When Gary Bettman announced that the NHL was now eyeing a January 1, 2021 start date for the 2020-21 season at the 2020 NHL Draft, the fate of two standing league events immediately came into question. January is a busy month for the league, who open the New Year with the Winter Classic and close it out with All-Star Weekend.
If the coronavirus pandemic was under better control in the United States, perhaps the 2021 Bridgestone NHL Winter Classic, featuring the Minnesota Wild facing the St. Louis Blues at Target Field in Minneapolis, could’ve opened the season, as it was originally scheduled for January 1.
That date, however, needs to be flexible during a time where there’s so much uncertainty regarding travel and gatherings. On Monday, TSN’s Bob McKenzie described it as being “a notional target,” suggesting the season could start as late as February.
Which also explains why the 2021 Honda NHL All-Star Weekend, planned for January 29-30, 2021 at BB&T Center in Sunrise, Florida, has been cancelled. Even if the season manages to start on January 1, there’s not likely to be a lot of wiggle room for large, league-wide events, especially if the league is operating in a partial-bubble system, or only playing in-division games for the regular season.
That’s also not considering the condensed scheduling the regular season will have by starting three months later than usual, making it all the more difficult to set aside time for outside events.
Both the Winter Classic and All-Star Weekend have been technically postponed to 2022, but regardless of the word choice, the events won’t be happening as part of the 2020-21 season.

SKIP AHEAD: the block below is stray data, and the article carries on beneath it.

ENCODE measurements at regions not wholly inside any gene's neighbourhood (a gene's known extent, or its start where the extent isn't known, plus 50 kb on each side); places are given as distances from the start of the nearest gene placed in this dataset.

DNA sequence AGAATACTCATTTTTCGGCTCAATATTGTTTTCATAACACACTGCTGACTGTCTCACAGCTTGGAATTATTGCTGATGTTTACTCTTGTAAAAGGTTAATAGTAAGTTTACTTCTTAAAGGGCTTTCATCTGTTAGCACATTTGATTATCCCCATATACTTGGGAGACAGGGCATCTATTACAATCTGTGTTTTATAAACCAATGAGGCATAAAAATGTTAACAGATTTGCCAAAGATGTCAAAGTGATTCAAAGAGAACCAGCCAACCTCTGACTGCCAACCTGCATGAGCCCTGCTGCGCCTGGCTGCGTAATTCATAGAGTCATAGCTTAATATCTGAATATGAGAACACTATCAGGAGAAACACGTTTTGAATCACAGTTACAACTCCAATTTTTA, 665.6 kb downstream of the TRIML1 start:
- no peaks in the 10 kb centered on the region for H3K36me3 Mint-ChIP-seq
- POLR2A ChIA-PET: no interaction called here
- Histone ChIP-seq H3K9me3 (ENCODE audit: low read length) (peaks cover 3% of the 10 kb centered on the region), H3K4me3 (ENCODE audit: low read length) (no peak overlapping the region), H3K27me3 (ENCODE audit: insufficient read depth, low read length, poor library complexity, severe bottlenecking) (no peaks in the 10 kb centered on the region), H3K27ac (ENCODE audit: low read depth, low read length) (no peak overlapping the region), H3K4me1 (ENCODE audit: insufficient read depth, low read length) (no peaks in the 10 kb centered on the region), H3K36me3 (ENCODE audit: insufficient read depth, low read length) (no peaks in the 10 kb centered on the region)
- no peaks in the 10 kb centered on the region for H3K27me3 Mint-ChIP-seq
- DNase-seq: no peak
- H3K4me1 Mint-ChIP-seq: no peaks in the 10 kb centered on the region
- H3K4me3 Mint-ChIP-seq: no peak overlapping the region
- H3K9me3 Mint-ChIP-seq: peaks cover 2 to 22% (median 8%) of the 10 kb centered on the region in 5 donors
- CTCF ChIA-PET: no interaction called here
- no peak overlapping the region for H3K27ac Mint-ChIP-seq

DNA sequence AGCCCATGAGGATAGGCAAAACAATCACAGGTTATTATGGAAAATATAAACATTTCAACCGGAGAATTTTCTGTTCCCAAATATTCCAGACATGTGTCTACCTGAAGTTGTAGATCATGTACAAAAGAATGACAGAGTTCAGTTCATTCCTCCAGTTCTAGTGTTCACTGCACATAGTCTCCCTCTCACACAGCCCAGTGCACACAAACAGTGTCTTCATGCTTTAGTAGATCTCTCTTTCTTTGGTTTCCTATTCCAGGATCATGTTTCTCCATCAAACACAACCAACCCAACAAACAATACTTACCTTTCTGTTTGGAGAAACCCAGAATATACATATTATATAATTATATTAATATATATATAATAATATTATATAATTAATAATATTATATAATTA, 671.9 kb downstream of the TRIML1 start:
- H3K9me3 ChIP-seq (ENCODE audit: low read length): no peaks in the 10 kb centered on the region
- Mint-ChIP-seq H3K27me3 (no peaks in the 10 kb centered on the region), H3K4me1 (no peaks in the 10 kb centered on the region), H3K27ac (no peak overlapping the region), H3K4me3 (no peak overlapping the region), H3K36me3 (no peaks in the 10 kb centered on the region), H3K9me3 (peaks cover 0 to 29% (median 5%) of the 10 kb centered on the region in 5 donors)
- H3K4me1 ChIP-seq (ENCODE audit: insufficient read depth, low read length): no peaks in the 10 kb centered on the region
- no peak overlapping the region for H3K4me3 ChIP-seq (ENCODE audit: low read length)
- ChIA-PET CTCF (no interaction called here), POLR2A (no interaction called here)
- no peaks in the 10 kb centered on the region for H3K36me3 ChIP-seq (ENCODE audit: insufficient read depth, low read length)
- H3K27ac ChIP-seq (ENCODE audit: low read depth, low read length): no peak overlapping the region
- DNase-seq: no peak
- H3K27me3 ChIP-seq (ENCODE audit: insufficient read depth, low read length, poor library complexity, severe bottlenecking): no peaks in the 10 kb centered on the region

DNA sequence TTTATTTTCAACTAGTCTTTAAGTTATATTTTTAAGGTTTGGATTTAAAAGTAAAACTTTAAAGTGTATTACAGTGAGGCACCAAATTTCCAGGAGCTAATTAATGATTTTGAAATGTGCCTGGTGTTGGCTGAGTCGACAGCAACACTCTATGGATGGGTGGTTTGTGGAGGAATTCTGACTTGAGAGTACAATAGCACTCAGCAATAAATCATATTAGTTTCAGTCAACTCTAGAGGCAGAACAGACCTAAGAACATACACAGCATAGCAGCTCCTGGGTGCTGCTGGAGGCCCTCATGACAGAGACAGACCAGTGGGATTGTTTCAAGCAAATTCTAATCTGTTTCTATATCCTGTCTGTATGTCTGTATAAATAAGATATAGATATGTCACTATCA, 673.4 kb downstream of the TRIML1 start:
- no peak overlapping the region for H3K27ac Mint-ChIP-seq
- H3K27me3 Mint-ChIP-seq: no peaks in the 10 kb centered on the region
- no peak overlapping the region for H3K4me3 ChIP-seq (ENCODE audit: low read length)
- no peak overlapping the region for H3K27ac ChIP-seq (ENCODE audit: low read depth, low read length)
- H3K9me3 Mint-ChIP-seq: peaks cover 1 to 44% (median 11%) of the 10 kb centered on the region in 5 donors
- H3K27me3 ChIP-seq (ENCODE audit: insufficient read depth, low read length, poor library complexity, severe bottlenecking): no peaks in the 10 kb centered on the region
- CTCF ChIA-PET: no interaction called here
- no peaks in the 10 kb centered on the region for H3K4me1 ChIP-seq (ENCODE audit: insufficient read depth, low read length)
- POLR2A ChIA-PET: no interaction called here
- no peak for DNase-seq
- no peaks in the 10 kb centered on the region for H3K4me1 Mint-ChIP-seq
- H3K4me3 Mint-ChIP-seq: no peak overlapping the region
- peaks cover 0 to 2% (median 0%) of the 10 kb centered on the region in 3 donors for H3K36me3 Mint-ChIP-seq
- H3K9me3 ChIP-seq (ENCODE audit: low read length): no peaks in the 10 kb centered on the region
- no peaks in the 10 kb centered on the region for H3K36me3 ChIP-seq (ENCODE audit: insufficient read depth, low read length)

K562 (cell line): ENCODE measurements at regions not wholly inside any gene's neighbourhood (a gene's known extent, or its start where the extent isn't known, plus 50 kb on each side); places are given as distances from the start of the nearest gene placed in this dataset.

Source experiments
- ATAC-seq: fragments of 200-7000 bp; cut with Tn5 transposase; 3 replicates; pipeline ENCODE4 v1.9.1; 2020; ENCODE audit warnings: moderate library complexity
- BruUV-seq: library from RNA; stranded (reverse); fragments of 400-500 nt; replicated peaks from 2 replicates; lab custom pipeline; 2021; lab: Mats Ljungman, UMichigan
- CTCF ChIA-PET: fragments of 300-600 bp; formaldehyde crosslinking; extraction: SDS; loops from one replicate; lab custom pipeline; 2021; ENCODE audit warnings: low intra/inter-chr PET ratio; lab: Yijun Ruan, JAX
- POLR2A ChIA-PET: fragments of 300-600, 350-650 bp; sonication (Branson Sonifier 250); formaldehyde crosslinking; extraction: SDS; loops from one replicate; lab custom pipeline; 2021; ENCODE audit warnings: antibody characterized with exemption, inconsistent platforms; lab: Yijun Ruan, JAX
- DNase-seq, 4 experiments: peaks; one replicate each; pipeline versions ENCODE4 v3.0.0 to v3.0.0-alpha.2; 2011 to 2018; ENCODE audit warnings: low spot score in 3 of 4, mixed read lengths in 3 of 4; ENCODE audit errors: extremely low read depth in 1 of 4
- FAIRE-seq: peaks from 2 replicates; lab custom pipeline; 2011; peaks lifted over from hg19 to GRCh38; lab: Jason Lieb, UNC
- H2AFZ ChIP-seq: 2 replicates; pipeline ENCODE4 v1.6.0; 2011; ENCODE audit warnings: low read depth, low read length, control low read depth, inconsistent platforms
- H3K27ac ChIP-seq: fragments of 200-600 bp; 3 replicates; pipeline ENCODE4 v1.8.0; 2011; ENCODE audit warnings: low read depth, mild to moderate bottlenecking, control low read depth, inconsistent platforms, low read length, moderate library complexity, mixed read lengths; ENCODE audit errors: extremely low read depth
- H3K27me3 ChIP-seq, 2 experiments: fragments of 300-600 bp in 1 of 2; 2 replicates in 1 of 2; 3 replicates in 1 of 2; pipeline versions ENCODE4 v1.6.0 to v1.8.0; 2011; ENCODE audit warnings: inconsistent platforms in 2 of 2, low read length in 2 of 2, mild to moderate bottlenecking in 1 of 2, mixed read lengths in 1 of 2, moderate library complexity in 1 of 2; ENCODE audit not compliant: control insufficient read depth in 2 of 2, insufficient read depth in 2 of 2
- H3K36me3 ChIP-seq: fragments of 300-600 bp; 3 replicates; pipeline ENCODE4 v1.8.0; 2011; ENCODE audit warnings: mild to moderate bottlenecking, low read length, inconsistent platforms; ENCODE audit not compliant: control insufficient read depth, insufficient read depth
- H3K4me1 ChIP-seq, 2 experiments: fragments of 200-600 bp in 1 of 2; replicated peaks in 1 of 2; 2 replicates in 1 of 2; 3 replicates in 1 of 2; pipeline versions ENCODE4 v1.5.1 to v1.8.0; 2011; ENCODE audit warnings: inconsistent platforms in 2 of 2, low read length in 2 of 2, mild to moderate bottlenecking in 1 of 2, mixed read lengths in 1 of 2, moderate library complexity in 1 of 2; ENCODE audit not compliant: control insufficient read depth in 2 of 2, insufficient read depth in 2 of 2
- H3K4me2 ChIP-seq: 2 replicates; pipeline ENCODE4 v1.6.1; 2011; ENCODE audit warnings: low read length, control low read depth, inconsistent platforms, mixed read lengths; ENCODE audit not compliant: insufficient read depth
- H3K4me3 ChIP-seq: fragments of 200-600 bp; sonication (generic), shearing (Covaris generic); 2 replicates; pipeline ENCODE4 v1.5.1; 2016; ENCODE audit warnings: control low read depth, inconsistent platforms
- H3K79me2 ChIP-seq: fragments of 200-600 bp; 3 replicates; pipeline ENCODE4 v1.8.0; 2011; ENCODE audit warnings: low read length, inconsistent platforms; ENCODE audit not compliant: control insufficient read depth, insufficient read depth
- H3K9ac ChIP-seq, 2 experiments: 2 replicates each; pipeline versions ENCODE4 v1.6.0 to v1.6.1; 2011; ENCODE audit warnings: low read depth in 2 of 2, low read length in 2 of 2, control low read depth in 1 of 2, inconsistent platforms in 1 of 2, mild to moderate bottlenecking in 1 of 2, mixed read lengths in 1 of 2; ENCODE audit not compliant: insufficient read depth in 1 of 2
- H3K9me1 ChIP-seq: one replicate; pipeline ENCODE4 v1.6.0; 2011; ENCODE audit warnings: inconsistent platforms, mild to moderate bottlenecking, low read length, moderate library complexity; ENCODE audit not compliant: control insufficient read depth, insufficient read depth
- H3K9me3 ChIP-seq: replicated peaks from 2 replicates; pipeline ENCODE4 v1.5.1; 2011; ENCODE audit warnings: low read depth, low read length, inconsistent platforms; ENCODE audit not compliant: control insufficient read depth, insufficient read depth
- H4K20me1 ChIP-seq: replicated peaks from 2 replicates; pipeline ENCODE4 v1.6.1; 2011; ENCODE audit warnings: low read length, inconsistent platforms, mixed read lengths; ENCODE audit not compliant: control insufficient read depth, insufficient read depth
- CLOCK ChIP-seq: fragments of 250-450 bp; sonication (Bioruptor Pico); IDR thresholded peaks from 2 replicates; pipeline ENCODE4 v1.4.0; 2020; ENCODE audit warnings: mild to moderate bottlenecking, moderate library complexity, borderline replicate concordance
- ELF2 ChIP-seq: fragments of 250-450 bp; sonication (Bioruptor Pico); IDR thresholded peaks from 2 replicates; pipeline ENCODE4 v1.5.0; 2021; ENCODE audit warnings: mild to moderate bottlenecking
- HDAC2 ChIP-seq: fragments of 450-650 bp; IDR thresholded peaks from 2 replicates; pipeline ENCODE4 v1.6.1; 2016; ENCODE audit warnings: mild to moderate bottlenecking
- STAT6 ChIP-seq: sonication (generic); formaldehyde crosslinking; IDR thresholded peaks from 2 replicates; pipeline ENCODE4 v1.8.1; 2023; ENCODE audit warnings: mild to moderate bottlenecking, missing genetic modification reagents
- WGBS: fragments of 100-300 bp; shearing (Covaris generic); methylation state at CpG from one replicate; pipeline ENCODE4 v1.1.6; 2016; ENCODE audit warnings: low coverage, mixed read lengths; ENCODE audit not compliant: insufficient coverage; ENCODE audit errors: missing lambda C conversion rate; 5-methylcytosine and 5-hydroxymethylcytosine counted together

“Fan participation, both in arenas and stadiums as well as in the ancillary venues and events that we stage around the Winter Classic and All-Star Weekend, is integral to the success of our signature events,” said NHL Senior Executive Vice President & Chief Content Officer Steve Mayer in a release. “Because of the uncertainty as to when we will be able to welcome our fans back to our games, we felt that the prudent decision at this time was to postpone these celebrations until 2022 when our fans should be able to enjoy and celebrate these tentpole events in-person, as they were always intended. We are also considering several new and creative events that will allow our fans to engage with our games and teams during this upcoming season.”
The league made sure to note that this doesn’t impact moving forward with January 1 as the target start date, and both Gary Bettman and Bill Daly have expressed that they don’t want next season to run too much later than it would normally, if at all. It’s getting harder to imagine the season coming together that quickly, as some camps would begin six or seven weeks from now.
The Playoff Bubble seemed impossible at one point too, and the NHL did an admittedly great job of pulling that off. But the regular season is a different monster, one that will require use of arenas in the United States, where spread of the virus has yet to be contained, even seven months later.